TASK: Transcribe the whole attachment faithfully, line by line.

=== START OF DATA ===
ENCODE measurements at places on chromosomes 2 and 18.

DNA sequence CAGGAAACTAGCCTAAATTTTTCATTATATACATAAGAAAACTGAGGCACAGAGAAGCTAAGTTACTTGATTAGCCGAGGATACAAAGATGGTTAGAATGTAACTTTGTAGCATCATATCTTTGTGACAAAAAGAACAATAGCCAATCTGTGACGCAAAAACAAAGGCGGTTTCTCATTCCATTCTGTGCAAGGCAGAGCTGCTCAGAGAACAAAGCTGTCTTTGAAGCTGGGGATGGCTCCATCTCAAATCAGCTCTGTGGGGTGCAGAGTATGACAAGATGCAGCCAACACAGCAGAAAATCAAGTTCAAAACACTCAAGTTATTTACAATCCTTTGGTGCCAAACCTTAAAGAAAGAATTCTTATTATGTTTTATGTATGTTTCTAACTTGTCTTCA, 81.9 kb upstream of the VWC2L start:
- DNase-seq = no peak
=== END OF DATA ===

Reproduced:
ENCODE measurements at places on chromosomes 2 and 18.

DNA sequence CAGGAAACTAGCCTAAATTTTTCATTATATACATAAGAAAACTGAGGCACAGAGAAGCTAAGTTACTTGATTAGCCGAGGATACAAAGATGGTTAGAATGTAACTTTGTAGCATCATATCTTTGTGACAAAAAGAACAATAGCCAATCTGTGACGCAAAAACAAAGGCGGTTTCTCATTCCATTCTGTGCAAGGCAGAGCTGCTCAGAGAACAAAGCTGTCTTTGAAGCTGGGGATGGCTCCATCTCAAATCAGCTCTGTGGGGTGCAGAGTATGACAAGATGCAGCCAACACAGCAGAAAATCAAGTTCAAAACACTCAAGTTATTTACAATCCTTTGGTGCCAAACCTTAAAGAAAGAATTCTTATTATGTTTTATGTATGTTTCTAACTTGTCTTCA, 81.9 kb upstream of the VWC2L start:
- DNase-seq = no peak